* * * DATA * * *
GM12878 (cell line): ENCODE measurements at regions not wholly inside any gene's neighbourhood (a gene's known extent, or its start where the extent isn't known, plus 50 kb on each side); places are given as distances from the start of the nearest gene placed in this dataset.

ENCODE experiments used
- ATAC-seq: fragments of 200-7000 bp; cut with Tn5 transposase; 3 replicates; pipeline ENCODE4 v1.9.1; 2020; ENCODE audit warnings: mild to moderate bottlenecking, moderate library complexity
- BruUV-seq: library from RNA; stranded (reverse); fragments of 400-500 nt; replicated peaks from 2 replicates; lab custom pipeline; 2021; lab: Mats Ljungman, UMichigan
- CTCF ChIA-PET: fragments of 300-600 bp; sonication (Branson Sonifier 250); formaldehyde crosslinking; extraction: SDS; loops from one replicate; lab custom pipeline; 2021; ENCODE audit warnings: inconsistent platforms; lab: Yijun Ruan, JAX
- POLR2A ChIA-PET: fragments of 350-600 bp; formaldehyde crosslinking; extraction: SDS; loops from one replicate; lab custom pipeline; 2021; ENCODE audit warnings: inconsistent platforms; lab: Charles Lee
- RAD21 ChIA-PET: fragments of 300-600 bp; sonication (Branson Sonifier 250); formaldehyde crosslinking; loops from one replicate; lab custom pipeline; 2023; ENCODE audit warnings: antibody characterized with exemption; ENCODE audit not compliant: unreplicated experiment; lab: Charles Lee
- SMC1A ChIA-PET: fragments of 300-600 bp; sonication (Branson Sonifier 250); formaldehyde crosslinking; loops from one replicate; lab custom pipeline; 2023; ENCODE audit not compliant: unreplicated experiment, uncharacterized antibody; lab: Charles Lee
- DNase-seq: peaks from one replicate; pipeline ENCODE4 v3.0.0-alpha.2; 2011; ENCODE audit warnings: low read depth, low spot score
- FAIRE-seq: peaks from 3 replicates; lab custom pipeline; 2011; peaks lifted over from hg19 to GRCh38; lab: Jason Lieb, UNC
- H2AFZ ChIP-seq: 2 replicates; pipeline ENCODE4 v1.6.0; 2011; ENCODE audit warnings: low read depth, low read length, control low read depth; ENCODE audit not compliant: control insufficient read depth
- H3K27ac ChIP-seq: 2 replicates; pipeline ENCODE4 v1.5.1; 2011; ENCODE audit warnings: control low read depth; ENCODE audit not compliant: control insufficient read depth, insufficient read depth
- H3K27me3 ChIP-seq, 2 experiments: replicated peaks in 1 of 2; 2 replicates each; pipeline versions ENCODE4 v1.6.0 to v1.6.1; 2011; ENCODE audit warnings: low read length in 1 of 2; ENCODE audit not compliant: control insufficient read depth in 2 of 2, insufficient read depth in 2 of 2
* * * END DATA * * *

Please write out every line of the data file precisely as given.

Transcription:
GM12878 (cell line): ENCODE measurements at regions not wholly inside any gene's neighbourhood (a gene's known extent, or its start where the extent isn't known, plus 50 kb on each side); places are given as distances from the start of the nearest gene placed in this dataset.

ENCODE experiments used
- ATAC-seq: fragments of 200-7000 bp; cut with Tn5 transposase; 3 replicates; pipeline ENCODE4 v1.9.1; 2020; ENCODE audit warnings: mild to moderate bottlenecking, moderate library complexity
- BruUV-seq: library from RNA; stranded (reverse); fragments of 400-500 nt; replicated peaks from 2 replicates; lab custom pipeline; 2021; lab: Mats Ljungman, UMichigan
- CTCF ChIA-PET: fragments of 300-600 bp; sonication (Branson Sonifier 250); formaldehyde crosslinking; extraction: SDS; loops from one replicate; lab custom pipeline; 2021; ENCODE audit warnings: inconsistent platforms; lab: Yijun Ruan, JAX
- POLR2A ChIA-PET: fragments of 350-600 bp; formaldehyde crosslinking; extraction: SDS; loops from one replicate; lab custom pipeline; 2021; ENCODE audit warnings: inconsistent platforms; lab: Charles Lee
- RAD21 ChIA-PET: fragments of 300-600 bp; sonication (Branson Sonifier 250); formaldehyde crosslinking; loops from one replicate; lab custom pipeline; 2023; ENCODE audit warnings: antibody characterized with exemption; ENCODE audit not compliant: unreplicated experiment; lab: Charles Lee
- SMC1A ChIA-PET: fragments of 300-600 bp; sonication (Branson Sonifier 250); formaldehyde crosslinking; loops from one replicate; lab custom pipeline; 2023; ENCODE audit not compliant: unreplicated experiment, uncharacterized antibody; lab: Charles Lee
- DNase-seq: peaks from one replicate; pipeline ENCODE4 v3.0.0-alpha.2; 2011; ENCODE audit warnings: low read depth, low spot score
- FAIRE-seq: peaks from 3 replicates; lab custom pipeline; 2011; peaks lifted over from hg19 to GRCh38; lab: Jason Lieb, UNC
- H2AFZ ChIP-seq: 2 replicates; pipeline ENCODE4 v1.6.0; 2011; ENCODE audit warnings: low read depth, low read length, control low read depth; ENCODE audit not compliant: control insufficient read depth
- H3K27ac ChIP-seq: 2 replicates; pipeline ENCODE4 v1.5.1; 2011; ENCODE audit warnings: control low read depth; ENCODE audit not compliant: control insufficient read depth, insufficient read depth
- H3K27me3 ChIP-seq, 2 experiments: replicated peaks in 1 of 2; 2 replicates each; pipeline versions ENCODE4 v1.6.0 to v1.6.1; 2011; ENCODE audit warnings: low read length in 1 of 2; ENCODE audit not compliant: control insufficient read depth in 2 of 2, insufficient read depth in 2 of 2